I am wondering whether in the following sentences the usage of "over" is optional or it makes the sentences sound more natural or colloquial or something!

Example 1): (Food)

A) The last night dinner was great. I'm so hungry. Is there something left (over) from dinner to eat?

B) Uh, no! There is nothing left (over).

Example 2): (Money)

A) Did you buy all the items within the list I had provided you with David?

B) Yes

A) I gave you 300 dollars. How much money has been left (over)?

B) 130 dollars has been left (over).

  • 2
    I would say it was optional. Of course, there is a noun leftovers for food remaining from an earlier meal. Commented Apr 22, 2020 at 11:59
  • 1
    By the way: "How much money has been left over?" seems unnatural to me. The issue is about how much money is now available for consumption now. That's part of the reason why you're far more likely to hear "How much money is left [over]?"
    – Jaime
    Commented Feb 15, 2023 at 9:12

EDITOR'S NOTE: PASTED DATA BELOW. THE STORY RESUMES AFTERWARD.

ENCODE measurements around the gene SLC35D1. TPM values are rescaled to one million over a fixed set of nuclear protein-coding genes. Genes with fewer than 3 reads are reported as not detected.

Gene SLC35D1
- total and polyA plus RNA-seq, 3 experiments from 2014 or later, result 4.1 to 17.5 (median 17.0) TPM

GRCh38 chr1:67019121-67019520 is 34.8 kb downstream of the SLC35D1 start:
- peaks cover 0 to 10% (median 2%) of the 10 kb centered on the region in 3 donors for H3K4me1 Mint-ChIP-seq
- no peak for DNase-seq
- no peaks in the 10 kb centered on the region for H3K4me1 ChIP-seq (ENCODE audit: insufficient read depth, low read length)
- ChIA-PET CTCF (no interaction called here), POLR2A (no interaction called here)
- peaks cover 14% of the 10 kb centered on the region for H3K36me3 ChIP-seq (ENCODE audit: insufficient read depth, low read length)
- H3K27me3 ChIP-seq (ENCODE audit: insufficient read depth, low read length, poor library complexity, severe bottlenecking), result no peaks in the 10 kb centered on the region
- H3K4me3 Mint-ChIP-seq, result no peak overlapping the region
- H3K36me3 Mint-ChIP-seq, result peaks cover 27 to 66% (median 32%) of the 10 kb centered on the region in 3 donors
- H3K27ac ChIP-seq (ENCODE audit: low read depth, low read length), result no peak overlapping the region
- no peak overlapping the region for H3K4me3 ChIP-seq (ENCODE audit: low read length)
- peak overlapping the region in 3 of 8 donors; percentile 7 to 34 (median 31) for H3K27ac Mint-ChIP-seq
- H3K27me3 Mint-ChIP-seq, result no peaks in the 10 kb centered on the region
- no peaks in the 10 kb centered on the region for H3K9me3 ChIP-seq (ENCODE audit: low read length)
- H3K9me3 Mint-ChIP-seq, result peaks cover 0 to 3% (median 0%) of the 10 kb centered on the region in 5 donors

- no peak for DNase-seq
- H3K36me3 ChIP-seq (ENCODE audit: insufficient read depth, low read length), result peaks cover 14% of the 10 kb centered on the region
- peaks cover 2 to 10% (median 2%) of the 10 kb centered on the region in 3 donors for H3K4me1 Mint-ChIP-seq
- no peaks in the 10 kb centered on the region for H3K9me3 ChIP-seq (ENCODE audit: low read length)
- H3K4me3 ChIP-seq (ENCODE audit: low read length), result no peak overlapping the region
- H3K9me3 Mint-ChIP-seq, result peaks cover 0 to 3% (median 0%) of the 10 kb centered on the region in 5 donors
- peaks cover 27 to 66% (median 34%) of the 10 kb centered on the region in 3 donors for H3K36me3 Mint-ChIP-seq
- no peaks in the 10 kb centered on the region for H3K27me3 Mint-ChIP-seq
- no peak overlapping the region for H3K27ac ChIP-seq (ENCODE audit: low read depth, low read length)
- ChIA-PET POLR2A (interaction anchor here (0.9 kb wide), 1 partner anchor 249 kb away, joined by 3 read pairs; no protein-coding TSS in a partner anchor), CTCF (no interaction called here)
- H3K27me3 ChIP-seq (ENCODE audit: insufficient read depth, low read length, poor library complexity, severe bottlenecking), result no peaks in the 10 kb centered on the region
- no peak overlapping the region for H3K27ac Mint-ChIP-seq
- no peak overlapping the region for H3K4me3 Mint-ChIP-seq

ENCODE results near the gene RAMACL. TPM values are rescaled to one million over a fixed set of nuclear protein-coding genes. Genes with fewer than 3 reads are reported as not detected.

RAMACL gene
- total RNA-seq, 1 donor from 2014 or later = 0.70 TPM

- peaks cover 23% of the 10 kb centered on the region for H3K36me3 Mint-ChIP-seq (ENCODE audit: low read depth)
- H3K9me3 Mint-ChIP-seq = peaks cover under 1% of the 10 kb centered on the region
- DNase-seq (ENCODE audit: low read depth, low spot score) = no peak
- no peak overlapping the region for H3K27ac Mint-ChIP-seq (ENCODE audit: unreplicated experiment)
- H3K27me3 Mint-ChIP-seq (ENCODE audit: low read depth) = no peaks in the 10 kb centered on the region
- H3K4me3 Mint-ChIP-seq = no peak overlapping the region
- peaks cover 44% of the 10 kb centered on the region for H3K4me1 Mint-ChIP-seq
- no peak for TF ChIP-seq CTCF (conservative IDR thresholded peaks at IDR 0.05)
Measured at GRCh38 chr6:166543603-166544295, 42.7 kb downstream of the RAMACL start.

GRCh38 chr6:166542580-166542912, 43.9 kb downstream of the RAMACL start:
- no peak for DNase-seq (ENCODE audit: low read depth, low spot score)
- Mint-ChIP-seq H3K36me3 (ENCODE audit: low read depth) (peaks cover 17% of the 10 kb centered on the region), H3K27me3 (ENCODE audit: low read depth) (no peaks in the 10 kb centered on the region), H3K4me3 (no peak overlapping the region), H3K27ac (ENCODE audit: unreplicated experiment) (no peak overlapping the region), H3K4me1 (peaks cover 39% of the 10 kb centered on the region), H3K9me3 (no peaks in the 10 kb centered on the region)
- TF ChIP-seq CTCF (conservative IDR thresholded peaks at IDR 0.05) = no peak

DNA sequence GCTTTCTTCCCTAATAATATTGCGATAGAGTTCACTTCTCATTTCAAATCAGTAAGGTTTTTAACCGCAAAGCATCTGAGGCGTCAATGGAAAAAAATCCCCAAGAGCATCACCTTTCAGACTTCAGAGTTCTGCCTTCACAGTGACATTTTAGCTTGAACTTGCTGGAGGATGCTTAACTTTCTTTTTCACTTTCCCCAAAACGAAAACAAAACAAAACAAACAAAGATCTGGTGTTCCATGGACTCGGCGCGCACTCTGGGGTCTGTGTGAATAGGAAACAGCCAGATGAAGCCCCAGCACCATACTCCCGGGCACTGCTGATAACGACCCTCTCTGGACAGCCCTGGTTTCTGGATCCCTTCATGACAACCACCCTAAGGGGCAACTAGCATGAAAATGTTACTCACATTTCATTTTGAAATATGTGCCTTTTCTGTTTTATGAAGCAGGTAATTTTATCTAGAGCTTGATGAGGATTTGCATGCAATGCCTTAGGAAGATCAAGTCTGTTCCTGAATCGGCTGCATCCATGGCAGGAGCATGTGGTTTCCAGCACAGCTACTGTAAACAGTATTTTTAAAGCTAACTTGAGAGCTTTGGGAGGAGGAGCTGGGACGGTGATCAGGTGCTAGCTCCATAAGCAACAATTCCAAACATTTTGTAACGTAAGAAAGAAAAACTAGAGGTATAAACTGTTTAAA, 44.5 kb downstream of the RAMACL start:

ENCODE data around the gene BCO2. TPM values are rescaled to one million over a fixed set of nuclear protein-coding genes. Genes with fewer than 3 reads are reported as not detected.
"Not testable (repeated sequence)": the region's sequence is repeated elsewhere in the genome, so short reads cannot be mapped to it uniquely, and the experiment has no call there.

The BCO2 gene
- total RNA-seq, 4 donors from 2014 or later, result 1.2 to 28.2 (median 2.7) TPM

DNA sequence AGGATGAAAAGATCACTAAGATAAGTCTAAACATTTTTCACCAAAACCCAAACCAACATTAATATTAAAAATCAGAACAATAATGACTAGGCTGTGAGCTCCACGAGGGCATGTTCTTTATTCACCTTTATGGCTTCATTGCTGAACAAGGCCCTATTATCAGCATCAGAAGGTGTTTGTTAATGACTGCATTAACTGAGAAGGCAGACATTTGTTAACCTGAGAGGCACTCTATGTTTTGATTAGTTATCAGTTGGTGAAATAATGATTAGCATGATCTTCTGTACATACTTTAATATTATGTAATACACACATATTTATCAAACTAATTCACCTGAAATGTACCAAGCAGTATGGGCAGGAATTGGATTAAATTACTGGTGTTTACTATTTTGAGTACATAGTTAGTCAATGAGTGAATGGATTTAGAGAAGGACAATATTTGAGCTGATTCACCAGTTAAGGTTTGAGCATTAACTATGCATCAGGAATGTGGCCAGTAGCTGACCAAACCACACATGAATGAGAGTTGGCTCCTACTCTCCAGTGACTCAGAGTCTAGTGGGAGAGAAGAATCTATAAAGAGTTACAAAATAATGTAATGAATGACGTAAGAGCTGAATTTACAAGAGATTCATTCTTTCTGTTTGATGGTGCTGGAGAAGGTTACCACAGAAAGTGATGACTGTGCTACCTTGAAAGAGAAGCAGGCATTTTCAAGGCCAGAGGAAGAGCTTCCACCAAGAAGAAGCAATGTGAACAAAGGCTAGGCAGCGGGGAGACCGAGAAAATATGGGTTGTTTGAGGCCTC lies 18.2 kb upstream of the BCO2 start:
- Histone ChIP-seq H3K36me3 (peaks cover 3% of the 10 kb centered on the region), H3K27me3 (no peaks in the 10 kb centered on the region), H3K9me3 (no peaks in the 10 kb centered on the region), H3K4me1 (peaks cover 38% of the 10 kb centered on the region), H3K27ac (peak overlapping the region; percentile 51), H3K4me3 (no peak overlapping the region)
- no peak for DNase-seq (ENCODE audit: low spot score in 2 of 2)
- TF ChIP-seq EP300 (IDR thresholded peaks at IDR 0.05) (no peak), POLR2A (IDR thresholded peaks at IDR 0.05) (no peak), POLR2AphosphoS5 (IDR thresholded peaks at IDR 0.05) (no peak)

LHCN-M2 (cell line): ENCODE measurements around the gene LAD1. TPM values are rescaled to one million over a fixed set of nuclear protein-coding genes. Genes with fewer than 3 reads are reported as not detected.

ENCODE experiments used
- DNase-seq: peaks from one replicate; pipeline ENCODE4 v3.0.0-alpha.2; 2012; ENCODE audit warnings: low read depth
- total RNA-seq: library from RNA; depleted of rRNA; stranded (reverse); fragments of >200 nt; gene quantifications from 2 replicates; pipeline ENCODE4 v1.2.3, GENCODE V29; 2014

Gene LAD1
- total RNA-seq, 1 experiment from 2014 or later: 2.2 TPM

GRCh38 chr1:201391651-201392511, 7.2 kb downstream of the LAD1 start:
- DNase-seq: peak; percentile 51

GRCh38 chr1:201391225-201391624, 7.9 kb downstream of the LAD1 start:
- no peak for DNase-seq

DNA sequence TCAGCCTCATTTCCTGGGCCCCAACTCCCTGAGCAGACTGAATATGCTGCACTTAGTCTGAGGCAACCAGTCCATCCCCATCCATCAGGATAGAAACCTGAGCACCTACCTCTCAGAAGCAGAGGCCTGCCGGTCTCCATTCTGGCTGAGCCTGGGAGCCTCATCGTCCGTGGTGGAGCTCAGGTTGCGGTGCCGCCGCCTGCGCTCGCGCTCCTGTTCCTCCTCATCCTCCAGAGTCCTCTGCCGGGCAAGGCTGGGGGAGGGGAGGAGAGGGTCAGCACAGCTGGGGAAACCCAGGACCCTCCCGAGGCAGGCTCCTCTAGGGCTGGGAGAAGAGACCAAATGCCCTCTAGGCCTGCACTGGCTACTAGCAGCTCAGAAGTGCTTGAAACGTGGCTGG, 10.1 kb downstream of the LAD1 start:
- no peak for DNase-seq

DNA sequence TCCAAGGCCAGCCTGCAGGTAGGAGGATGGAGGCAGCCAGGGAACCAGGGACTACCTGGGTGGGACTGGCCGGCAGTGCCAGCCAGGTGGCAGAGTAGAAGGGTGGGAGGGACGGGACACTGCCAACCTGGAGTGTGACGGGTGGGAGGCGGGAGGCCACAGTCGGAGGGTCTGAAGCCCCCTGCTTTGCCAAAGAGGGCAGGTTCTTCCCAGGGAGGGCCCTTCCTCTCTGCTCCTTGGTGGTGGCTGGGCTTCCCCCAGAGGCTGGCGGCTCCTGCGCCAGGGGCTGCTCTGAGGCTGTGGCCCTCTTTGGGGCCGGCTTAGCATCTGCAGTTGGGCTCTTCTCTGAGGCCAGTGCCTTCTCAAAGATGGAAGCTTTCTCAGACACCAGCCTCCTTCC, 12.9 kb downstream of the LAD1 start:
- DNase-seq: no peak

2 Answers 2


With food and money at least, the 'over' is optional. It has a function though: it implies the stuff that's still in the wallet or fridge (or whatever) is available for consumption later.

And not just food and money: you could say, "after the training course, there were three learner packs left over."

You probably wouldn't say, for example, "when we got to the meeting, there were three seats left over."

And you definitely wouldn't say, "after the bloody battle with the pirates, there were only four able seamen left over."


According to Cambridge Dictionary, "over" is optional

If something is left (over), it was not previously used or eaten

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